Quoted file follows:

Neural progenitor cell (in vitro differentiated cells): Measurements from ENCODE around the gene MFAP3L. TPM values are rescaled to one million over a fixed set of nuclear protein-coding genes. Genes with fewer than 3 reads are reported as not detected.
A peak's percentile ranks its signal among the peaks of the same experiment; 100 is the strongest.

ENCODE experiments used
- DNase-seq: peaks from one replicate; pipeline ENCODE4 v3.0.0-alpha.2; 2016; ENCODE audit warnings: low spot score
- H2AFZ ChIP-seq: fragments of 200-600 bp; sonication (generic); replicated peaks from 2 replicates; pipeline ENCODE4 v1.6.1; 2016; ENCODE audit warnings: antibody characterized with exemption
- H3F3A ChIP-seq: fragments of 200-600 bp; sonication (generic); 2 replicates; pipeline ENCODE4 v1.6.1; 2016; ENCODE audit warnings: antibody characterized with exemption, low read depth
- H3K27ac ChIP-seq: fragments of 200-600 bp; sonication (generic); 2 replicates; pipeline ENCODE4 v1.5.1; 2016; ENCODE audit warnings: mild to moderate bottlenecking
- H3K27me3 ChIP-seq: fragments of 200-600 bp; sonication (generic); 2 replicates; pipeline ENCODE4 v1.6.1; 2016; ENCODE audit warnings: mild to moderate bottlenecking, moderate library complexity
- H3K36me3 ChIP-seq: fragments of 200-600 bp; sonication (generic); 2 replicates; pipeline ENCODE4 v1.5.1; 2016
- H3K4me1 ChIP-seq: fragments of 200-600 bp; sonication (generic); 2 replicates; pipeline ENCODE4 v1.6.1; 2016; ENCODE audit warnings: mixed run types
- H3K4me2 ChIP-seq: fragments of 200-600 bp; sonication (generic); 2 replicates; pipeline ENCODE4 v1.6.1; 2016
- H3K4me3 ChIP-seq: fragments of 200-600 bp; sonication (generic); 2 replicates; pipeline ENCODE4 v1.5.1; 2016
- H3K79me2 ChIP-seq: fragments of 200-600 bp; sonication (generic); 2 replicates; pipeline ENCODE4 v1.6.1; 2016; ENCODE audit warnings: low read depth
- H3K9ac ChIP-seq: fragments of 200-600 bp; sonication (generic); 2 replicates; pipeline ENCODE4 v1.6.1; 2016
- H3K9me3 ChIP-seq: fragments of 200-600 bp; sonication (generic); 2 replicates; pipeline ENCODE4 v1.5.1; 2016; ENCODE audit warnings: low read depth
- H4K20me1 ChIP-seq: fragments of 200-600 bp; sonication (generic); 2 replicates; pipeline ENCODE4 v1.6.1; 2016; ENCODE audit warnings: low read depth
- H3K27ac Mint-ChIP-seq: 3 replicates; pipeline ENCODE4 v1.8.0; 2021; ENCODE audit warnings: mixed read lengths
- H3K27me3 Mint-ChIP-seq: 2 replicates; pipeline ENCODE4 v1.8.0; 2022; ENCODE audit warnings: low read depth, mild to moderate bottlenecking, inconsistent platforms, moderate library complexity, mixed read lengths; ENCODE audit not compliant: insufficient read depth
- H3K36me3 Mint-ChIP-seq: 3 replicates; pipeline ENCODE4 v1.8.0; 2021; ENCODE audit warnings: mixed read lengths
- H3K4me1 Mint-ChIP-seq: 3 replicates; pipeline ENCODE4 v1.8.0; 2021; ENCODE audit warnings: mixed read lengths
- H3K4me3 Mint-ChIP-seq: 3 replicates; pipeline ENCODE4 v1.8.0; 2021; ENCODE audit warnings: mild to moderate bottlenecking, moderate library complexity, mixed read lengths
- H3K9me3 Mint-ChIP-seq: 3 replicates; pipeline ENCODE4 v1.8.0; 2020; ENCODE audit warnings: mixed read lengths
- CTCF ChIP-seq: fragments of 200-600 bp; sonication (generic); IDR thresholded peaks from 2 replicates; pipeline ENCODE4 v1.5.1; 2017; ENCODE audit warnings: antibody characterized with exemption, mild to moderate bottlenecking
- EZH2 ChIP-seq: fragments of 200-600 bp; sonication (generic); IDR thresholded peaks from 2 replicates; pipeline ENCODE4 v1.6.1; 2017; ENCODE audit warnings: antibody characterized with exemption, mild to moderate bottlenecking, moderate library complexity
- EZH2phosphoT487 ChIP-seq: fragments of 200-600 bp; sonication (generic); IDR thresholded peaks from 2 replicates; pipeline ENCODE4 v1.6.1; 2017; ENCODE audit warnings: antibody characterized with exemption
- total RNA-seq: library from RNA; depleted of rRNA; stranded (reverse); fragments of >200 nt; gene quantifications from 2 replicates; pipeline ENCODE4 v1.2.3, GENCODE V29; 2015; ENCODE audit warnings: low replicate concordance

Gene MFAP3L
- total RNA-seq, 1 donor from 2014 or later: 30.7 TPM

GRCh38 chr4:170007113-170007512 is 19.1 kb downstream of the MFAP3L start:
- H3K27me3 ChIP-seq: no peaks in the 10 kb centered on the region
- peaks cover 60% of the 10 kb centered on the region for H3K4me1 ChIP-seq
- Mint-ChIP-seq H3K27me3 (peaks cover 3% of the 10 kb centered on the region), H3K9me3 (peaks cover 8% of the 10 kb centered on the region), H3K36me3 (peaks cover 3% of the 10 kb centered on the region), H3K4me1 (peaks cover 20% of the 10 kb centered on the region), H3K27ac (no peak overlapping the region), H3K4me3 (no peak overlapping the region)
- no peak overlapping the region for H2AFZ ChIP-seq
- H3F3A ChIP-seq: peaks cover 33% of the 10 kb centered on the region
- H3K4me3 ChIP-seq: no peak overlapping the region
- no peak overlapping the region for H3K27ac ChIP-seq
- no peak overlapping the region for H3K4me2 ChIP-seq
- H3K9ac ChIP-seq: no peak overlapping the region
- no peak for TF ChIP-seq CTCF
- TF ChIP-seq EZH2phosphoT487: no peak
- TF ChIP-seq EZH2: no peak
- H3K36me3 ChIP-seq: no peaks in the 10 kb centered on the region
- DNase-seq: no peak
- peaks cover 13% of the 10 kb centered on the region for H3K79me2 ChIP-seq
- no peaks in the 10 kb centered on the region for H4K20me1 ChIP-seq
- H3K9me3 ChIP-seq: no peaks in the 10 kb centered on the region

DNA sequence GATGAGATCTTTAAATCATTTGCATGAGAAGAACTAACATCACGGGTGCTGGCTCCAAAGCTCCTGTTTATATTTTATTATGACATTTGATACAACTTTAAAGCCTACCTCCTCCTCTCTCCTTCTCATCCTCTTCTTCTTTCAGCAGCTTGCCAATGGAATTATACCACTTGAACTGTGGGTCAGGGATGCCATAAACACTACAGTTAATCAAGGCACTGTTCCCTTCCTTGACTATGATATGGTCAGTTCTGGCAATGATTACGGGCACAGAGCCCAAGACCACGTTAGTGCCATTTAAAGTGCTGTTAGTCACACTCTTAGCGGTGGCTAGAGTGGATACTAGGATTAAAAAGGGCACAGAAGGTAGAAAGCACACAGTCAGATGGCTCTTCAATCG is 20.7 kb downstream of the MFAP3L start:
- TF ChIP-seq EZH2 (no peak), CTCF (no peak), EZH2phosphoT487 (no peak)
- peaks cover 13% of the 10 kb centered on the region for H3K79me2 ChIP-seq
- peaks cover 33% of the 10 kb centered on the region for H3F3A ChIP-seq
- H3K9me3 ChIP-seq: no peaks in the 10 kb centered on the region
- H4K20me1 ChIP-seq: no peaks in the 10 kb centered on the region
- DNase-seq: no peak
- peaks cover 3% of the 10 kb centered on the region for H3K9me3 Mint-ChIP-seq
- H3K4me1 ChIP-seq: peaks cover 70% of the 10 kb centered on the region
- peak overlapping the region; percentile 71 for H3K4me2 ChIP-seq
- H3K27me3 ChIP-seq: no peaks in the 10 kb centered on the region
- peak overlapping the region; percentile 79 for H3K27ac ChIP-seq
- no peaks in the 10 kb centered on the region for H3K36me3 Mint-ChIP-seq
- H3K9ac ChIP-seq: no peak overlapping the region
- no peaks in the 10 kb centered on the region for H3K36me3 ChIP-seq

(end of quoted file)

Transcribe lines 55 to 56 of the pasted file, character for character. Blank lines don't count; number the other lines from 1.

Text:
- H3K4me1 ChIP-seq: peaks cover 70% of the 10 kb centered on the region
- peak overlapping the region; percentile 71 for H3K4me2 ChIP-seq